Welcome to dVerse, fellow poets! Tonight, let’s get elementary. Let’s get back to the absolute basics of matter.
For Christmas this year, my son received a copy of Periodic Tales by Hugh Aldersley-Williams. It’s a book of stories about the different elements of the periodic table. I thought it might be fun to write some poems inspired by elements, and that’s what I want you to do tonight. You don’t need to have any knowledge of science to do this – we rub up against the elements every day.
When you stop and think about it, you realise there are so many elements surrounding us all the time. Maybe you’ll write about gold – the ultimate treasure? Or carbon, present in charcoal, coal, but also in diamonds? Maybe oxygen? Maybe you’ll fill a balloon with helium and let it go bobbing off; or give me a poem that’s a neon light in a dark night. Or maybe you’ll head off down into the lower layers of the table where the stranger elements like uranium and polonium lurk.
Just to remind you of the wonderful, varied world of the periodic table, I’ve added a copy of it.
And here’s a link to the Royal Society of Chemistry‘s interactive version.
And here are a couple of very different poems inspired by two very different elements:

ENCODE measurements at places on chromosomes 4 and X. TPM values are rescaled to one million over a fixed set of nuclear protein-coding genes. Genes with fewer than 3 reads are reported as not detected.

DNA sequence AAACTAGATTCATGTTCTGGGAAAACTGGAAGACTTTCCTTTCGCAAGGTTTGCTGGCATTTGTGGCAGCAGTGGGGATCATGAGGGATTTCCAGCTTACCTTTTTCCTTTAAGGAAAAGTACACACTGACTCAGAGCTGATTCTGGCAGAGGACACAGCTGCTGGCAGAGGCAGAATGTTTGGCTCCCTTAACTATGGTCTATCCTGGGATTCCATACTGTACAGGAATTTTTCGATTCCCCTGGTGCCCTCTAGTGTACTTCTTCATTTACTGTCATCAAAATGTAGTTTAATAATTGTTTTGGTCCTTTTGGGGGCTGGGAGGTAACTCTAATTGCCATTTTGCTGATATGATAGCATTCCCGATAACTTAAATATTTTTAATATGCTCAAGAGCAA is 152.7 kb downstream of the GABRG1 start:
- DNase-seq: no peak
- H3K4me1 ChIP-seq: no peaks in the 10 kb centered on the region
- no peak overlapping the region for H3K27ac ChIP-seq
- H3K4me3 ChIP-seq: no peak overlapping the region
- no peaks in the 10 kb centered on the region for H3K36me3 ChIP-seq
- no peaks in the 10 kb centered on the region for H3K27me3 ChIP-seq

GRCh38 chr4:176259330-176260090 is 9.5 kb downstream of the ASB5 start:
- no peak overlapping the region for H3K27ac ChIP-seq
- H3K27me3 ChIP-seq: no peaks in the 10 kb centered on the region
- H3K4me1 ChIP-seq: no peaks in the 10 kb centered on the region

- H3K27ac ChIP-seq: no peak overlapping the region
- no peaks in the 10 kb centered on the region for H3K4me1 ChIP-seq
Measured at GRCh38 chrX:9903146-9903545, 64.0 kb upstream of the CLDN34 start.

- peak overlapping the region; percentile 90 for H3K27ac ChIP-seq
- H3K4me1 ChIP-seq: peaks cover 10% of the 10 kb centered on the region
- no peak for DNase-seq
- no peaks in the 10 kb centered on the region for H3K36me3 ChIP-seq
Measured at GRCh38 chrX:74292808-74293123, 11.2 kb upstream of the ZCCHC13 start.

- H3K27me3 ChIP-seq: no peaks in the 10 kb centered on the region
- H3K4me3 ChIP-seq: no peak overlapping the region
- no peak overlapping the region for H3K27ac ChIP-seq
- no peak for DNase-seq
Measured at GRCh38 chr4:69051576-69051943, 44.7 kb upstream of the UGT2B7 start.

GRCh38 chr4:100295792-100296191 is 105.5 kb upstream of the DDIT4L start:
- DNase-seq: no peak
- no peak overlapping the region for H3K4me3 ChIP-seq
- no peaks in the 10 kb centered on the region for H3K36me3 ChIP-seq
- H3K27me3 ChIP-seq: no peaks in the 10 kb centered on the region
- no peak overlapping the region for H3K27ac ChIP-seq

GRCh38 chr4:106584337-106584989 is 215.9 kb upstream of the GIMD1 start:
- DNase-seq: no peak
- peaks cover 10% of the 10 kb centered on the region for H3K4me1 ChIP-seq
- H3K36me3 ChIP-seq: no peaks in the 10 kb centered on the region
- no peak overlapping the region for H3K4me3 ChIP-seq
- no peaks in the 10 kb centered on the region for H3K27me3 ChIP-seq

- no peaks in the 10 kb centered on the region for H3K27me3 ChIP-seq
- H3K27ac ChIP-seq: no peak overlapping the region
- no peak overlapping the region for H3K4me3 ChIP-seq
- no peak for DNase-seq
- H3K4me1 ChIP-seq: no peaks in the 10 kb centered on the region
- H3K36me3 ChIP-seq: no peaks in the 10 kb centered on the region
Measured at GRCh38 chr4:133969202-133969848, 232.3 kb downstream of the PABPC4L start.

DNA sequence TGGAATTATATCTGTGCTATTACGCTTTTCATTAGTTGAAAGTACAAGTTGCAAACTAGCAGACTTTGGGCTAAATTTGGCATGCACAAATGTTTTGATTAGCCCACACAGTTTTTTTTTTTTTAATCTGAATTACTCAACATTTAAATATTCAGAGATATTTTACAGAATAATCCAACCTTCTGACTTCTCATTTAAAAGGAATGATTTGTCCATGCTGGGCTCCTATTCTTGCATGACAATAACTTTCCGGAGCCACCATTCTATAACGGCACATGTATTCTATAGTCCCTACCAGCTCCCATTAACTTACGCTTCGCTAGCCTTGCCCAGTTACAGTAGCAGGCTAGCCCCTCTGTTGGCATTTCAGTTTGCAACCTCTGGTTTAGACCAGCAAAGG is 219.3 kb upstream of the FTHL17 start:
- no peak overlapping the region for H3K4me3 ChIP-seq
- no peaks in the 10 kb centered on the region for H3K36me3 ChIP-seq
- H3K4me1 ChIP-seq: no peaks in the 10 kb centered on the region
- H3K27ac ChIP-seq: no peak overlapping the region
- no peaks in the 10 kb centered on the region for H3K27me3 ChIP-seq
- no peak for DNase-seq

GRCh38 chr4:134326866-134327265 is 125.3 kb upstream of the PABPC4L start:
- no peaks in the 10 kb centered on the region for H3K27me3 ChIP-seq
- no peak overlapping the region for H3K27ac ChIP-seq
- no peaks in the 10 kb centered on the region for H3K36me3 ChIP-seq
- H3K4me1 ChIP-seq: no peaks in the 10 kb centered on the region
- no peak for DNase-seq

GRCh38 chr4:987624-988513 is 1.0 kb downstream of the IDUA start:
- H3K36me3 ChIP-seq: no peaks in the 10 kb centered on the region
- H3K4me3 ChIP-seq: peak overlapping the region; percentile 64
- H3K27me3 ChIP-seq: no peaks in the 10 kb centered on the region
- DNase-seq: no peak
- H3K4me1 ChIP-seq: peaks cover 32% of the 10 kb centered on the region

Oxygen – by Mary Oliver
Everything needs it: bone, muscles, and even,
while it calls the earth its home, the soul.
So the merciful, noisy machine
stands in our house working away in its
lung-like voice. I hear it as I kneel
before the fire, stirring with a
stick of iron, letting the logs
lie more loosely. You, in the upstairs room,
are in your usual position, leaning on your
right shoulder which aches
all day. You are breathing
patiently; it is a
beautiful sound. It is
your life, which is so close
to my own that I would not know
where to drop the knife of
separation. And what does this have to do
with love, except
everything? Now the fire rises
and offers a dozen, singing, deep-red
roses of flame. Then it settles
to quietude, or maybe gratitude, as it feeds
as we all do, as we must, upon the invisible gift:
our purest, sweet necessity: the air.
Slowly, silently, now the moon
Walks the night in her silver shoon;
This way, and that, she peers, and sees
Silver fruit upon silver trees;
One by one the casements catch
Her beams beneath the silvery thatch;
Couched in his kennel, like a log,
With paws of silver sleeps the dog;
From their shadowy cote the white breasts peep
Of doves in a silver-feathered sleep;
A harvest mouse goes scampering by,
With silver claws and a silver eye;
And moveless fish in the water gleam,
By silver reeds in a silver stream.
Walter de la Mare
See? It doesn’t have to be scientific…
Once you’ve written your poem, connect it up to Mr Linky, and then make your way round our poetic periodic table. Please don’t forget to add a link to this post in your own post. It helps expand the dVerse world, and expand your readership.
Thanks for joining in!